Ameriquest Mortgage Co. founder Roland Arnall seemed to have shrugged off complaints of lending abuses early last year, when the sub-prime lender agreed to pay $325 million to settle allegations by 49 states of misrepresented loan terms, hidden fees, puffed-up appraisals and fabricated borrower income statements.
The Los Angeles billionaire blamed rogue employees for the problems. Consumer activists said a promised overhaul of operations at the Orange-based company would set high standards for the sub-prime industry, which caters to borrowers with poor credit, heavy debts or no money for down payments.
Arnall, whose confirmation as U.S. ambassador to the Netherlands had been held up because of the litigation, won the Senate’s endorsement for the diplomatic post soon after the settlement was reached.
But on Monday, Arnall’s accountability was again front and center as attorneys for Ameriquest customers asked a judge to add him as a defendant in a private lawsuit.
In a request filed in federal court in Chicago, lawyers for the borrowers, who are seeking to combine 20 suits into one class action, contend that Arnall made decisions that resulted in abuses, blocked attempts to reform Ameriquest and drained it of its profit before virtually shutting it down as the sub-prime industry imploded.
Ameriquest and its affiliates “were the alter ego” of Arnall, the suit says. “Assets of the Ameriquest entities were transferred to Arnall with the actual intent to hinder, delay or defraud the plaintiffs in this action.”
In an e-mailed statement, Lisa Cohen, a spokeswoman for Arnall, said he had “stepped down from the company’s board almost two years ago -- far in advance of the meltdown of the non-prime industry and at a time when the company was profitable and financially stable.”
She added that lawyers for the plaintiffs were “trying to generate interest in their case by tarnishing the ambassador.”
A spokesman for Ameriquest declined to comment.
The motion to add Arnall as a defendant is to be heard June 26 by U.S. District Judge Marvin E. Aspen in Chicago.
The current defendants are Ameriquest, parent company ACC Capital Holdings Corp. and various subsidiaries, affiliates and agents.
Ameriquest’s $325-million settlement with the states was the second-largest ever in a predatory lending case. The largest was by Household International, which settled for $484 million with 50 states in 2002.
But private attorneys say that many Ameriquest customers would recover more by declining to join in the settlement with the states and instead taking part in the private litigation.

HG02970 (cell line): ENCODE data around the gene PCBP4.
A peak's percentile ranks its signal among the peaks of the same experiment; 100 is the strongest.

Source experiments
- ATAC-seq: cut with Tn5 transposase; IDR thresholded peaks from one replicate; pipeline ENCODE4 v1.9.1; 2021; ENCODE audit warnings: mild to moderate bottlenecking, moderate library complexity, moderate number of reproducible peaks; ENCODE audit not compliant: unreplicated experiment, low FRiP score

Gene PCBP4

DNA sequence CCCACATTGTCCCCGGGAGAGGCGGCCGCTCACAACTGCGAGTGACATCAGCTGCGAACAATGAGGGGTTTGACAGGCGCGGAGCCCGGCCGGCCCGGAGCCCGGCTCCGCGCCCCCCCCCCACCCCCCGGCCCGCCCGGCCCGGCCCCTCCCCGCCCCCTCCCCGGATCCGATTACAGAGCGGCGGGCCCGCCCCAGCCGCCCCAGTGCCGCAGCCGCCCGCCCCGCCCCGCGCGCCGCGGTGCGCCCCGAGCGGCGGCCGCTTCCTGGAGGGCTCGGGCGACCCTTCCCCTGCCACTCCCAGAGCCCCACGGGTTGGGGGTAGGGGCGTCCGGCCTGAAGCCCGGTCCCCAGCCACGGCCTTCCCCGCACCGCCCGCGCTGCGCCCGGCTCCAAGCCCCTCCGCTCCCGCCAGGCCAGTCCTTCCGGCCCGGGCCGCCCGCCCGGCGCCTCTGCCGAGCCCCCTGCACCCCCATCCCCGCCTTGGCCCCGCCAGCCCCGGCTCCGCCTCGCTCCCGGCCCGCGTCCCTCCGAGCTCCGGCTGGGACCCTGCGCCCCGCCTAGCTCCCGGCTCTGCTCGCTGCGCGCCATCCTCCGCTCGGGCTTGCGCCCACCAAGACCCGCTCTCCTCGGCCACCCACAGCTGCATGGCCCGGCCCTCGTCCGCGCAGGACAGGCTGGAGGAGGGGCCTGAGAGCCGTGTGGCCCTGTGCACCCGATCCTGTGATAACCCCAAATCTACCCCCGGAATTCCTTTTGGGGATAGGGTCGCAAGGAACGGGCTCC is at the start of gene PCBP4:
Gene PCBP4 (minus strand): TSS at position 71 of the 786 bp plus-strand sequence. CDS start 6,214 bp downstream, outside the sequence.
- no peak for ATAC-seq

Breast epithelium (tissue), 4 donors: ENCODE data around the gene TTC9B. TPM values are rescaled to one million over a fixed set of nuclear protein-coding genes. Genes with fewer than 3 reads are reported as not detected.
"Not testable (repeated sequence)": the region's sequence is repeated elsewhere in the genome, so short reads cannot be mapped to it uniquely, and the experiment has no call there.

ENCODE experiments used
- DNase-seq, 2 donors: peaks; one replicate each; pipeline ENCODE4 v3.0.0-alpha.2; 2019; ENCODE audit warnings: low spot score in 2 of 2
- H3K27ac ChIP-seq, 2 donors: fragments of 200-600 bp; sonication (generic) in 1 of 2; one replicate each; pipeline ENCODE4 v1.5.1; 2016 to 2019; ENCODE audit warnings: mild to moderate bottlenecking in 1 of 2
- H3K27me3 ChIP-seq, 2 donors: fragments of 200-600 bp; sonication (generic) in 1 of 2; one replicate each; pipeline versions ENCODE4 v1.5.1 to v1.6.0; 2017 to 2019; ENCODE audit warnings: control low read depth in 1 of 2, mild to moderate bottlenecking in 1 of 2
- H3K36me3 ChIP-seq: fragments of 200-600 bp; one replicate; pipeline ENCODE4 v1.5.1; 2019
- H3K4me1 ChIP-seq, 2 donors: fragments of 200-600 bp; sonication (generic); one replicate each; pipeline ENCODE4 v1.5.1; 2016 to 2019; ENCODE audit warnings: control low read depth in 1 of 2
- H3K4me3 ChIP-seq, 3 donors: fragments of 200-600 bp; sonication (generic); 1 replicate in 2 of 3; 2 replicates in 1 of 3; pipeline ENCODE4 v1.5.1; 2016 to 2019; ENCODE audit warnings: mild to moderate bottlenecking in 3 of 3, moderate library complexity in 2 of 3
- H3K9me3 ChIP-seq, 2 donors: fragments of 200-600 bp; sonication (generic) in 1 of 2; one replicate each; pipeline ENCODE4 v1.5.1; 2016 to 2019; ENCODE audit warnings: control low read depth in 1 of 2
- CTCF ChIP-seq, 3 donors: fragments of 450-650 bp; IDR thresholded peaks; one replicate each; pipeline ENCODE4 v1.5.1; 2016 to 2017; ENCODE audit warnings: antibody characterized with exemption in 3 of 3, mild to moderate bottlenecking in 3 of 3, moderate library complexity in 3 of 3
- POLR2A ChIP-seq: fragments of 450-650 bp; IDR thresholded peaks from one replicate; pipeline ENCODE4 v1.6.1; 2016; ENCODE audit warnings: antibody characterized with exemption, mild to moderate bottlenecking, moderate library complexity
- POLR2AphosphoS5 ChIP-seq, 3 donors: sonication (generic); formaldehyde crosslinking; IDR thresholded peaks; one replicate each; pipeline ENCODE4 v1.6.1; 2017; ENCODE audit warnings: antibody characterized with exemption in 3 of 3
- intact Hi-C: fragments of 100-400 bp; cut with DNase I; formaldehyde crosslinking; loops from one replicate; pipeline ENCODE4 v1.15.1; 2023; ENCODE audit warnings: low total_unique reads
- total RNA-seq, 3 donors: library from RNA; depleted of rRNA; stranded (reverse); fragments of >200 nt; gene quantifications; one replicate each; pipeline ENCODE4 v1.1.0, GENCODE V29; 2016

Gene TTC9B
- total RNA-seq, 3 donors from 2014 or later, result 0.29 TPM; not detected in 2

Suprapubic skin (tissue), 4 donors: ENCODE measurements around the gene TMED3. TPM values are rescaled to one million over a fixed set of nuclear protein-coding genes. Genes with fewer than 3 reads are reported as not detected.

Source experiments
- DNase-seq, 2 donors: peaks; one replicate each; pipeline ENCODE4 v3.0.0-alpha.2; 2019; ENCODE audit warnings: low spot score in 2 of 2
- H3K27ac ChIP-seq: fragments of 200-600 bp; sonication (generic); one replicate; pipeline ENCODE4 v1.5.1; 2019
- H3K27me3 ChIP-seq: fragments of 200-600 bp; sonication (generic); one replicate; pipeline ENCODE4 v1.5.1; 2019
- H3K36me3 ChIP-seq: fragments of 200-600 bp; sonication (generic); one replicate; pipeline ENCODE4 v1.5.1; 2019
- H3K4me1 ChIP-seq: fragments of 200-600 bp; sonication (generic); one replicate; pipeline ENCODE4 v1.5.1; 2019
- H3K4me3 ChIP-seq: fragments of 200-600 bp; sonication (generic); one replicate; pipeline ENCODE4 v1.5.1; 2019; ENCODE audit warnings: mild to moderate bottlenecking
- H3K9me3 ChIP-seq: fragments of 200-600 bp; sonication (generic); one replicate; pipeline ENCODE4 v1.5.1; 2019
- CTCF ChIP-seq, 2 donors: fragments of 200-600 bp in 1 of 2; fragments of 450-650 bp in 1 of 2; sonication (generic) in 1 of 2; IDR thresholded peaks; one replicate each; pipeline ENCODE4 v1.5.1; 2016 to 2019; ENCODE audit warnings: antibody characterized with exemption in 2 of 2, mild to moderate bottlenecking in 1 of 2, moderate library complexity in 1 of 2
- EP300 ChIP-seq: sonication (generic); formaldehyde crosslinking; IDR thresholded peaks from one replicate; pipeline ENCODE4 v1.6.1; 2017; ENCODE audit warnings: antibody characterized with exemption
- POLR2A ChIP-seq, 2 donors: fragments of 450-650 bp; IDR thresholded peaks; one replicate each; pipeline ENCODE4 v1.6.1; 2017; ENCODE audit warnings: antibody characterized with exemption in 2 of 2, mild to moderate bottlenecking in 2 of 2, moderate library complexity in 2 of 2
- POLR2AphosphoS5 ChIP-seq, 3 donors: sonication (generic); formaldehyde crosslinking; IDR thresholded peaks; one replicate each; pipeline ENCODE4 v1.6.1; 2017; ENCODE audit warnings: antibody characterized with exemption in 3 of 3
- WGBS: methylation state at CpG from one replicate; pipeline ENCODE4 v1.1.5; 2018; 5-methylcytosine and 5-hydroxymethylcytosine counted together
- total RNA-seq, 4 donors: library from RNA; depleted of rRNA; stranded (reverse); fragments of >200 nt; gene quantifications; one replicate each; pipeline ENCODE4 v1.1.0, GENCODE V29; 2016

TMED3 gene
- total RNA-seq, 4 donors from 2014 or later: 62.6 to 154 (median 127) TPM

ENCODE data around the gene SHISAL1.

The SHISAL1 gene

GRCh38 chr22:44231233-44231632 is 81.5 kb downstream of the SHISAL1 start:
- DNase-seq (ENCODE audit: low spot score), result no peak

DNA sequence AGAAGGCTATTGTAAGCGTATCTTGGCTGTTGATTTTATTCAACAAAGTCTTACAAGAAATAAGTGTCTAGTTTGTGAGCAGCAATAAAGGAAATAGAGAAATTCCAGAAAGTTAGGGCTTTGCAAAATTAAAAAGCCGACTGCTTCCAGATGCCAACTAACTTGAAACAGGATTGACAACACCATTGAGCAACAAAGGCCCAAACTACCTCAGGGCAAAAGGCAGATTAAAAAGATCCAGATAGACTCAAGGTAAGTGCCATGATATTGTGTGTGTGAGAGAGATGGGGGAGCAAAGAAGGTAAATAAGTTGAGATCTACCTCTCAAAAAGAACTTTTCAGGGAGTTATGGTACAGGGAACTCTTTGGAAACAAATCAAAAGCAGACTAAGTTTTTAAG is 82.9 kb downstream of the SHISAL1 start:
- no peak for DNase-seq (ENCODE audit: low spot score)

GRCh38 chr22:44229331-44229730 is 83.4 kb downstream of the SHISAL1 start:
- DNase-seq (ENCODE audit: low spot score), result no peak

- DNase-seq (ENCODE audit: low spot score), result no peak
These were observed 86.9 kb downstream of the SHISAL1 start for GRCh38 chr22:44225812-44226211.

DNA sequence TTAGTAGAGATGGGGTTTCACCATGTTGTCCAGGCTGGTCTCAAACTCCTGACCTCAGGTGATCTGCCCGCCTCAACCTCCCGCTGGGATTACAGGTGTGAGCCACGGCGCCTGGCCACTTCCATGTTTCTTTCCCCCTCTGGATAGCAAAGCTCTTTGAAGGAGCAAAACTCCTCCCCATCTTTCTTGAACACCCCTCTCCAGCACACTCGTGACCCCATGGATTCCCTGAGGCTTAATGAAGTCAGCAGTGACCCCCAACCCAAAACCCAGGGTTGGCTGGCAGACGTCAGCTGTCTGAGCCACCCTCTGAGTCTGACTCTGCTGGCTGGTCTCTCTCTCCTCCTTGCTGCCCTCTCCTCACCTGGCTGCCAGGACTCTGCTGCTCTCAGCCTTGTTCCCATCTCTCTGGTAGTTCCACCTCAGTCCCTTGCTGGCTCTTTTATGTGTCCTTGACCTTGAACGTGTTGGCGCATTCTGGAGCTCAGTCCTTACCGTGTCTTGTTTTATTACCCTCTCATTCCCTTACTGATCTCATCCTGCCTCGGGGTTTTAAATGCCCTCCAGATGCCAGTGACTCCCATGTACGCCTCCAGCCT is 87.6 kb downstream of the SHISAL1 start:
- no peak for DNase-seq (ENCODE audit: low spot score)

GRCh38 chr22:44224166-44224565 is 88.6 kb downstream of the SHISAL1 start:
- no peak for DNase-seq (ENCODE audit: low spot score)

In most cases, the settlement with the states would result in awards amounting to hundreds of dollars for each borrower, though their actual damages often ran into the tens of thousands of dollars each, said attorney Gary Klein of Boston, one of the lead lawyers in the private lawsuits.
Klein said the plaintiffs would seek billions of dollars in damages, including punitive damages and treble damages under many state laws for “bait and switch” tactics.
Ameriquest, which in its glory days sponsored Major League Baseball, the Super Bowl XXXIX halftime show and a Rolling Stones tour, was ranked the country’s top sub-prime lender in 2004 and 2005. But the Ameriquest companies fell from the top 10 among sub-prime lenders in the third quarter last year, according to National Mortgage News.
Ameriquest Mortgage last year shut down 270 offices around the country and this March shuttered six operational offices, leaving only a small staff working at the headquarters in Orange.
Arnall remains the majority owner of Ameriquest and its affiliates. When he became ambassador, he was required to give up a role in running the company.
The plaintiffs’ filing Monday cites allegations in an Orange County Superior Court lawsuit in which Wayne A. Lee, a longtime executive for Arnall, accuses the billionaire of thwarting Lee’s efforts to reform the company’s sales practices.
Lee’s lawsuit names the company as a defendant but not Arnall. It claims that Ameriquest reneged on a deal to pay him $30 million after he left in frustration in 2005.
An attorney for the company has called Lee’s suit “a ridiculous work of fiction” and has said Lee is “attempting to use baseless and inflammatory allegations to extract money to which he is not entitled.”